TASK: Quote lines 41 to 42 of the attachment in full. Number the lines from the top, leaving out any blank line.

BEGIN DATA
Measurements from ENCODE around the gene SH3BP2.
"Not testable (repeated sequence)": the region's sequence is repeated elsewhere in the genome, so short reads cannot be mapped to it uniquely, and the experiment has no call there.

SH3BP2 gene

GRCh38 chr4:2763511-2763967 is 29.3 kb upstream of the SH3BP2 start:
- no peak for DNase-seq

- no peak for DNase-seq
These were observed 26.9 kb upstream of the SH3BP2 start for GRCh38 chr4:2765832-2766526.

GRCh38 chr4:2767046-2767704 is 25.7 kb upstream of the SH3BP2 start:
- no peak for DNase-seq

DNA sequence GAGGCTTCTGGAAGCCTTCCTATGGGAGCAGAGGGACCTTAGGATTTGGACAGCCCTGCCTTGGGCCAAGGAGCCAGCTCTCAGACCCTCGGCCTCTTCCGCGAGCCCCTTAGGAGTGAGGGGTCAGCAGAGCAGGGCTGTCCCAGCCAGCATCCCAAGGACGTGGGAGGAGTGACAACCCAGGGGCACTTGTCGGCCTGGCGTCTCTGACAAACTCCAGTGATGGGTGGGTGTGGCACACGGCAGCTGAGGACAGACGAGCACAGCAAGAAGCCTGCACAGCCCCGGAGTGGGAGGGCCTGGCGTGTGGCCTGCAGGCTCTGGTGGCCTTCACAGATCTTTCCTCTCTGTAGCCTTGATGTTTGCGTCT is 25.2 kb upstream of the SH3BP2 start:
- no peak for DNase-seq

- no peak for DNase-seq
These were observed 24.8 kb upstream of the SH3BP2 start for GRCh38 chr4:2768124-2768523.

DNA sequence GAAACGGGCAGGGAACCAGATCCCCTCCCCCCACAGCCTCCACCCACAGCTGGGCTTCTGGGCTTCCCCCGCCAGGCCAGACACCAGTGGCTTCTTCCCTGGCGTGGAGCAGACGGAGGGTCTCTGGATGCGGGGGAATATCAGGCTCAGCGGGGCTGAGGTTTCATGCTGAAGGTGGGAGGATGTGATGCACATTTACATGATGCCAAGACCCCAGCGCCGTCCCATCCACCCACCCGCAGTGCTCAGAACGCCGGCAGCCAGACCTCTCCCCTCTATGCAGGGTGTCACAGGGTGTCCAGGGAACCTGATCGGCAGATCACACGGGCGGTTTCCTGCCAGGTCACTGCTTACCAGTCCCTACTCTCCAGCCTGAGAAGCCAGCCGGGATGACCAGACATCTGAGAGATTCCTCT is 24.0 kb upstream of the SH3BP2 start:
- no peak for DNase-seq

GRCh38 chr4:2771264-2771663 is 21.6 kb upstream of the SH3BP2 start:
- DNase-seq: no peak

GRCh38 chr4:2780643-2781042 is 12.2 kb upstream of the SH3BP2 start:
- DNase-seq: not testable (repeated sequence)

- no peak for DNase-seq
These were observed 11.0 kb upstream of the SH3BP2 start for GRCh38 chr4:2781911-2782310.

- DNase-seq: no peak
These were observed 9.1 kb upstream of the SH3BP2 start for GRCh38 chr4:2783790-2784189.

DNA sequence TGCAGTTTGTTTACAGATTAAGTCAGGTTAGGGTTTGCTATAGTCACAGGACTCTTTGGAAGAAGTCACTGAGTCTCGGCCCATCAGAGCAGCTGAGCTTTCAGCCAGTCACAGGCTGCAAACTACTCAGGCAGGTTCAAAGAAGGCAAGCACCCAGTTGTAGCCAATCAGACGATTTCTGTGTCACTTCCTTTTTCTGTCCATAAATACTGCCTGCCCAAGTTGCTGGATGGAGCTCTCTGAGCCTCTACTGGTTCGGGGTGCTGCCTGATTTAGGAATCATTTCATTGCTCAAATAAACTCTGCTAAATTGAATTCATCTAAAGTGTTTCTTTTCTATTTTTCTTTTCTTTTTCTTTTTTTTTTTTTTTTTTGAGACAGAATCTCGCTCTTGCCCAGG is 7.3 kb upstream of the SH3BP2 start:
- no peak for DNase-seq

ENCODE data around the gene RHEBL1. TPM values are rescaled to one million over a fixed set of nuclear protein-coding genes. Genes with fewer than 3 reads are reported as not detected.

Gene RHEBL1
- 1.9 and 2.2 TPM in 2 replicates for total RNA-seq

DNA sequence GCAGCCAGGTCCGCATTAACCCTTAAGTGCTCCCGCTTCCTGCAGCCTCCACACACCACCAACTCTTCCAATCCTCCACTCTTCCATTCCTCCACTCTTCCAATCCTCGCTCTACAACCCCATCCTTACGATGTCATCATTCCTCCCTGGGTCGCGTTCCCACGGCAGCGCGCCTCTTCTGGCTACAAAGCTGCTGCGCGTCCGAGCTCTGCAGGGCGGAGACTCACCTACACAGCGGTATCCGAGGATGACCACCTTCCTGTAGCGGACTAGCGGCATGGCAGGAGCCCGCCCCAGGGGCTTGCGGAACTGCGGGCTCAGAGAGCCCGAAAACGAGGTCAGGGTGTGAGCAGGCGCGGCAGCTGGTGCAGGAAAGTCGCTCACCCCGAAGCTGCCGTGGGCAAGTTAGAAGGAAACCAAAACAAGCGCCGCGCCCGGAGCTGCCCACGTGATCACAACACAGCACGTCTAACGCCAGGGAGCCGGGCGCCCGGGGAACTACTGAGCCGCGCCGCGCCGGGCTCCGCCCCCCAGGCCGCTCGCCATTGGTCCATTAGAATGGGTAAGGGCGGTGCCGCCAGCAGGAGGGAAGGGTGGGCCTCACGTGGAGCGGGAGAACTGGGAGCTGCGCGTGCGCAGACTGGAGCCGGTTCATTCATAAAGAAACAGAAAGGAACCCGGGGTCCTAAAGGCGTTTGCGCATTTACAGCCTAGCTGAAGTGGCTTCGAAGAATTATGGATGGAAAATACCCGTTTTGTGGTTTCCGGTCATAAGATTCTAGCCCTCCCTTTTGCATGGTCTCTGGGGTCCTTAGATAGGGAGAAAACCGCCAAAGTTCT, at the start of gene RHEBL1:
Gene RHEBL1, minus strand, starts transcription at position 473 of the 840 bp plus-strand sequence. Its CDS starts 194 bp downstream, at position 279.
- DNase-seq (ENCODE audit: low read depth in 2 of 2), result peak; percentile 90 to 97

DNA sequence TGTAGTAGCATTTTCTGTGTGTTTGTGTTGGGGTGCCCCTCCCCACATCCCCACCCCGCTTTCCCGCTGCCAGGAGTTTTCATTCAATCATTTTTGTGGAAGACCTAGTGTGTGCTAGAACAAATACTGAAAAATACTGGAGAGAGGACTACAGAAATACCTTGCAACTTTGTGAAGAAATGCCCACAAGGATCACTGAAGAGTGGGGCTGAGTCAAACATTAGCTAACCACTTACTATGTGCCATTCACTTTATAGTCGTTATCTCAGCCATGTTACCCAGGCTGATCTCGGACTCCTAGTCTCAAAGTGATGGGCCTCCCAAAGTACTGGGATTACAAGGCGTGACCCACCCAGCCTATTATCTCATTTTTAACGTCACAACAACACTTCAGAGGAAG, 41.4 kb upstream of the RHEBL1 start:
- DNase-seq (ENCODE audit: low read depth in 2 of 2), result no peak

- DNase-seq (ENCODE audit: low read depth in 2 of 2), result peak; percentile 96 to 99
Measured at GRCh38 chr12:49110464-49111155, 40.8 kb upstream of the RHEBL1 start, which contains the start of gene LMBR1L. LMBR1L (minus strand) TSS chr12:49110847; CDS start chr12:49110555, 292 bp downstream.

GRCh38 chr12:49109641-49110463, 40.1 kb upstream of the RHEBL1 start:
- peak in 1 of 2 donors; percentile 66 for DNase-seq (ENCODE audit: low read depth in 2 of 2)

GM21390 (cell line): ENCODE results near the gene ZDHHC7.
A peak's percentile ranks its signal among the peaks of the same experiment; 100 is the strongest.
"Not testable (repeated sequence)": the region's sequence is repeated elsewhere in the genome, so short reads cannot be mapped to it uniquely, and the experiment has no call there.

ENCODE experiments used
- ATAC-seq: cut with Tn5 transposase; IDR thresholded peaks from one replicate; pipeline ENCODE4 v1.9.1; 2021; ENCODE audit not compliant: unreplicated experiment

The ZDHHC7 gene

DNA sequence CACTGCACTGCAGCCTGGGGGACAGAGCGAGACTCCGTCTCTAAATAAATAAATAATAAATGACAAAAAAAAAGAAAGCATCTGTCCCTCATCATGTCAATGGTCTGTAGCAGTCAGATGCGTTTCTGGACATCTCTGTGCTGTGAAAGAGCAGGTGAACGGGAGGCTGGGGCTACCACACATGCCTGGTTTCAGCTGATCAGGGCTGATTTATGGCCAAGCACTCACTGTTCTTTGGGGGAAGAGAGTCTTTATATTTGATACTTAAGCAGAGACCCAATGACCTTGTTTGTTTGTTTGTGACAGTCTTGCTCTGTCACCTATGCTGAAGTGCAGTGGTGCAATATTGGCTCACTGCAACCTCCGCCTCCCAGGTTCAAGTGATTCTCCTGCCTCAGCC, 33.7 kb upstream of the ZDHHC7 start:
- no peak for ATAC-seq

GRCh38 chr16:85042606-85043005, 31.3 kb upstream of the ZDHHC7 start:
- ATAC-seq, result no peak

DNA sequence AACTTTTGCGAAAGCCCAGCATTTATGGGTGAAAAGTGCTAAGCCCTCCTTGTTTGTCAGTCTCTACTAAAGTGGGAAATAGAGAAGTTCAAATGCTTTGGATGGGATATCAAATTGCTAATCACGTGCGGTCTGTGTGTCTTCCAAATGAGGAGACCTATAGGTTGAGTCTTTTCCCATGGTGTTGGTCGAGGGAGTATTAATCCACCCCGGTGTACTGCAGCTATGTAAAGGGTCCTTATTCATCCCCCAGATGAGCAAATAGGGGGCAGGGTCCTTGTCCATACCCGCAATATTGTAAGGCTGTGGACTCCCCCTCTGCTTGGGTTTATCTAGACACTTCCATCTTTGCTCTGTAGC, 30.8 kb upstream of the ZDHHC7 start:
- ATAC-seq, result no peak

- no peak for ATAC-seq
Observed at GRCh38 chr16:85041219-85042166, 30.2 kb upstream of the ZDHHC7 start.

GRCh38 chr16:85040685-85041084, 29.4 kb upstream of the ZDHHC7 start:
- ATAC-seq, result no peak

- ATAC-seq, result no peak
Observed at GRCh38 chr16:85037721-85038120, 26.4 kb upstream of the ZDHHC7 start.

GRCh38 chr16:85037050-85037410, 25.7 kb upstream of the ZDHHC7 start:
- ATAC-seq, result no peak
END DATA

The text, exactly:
ENCODE experiments used
- ATAC-seq: cut with Tn5 transposase; IDR thresholded peaks from one replicate; pipeline ENCODE4 v1.9.1; 2021; ENCODE audit not compliant: unreplicated experiment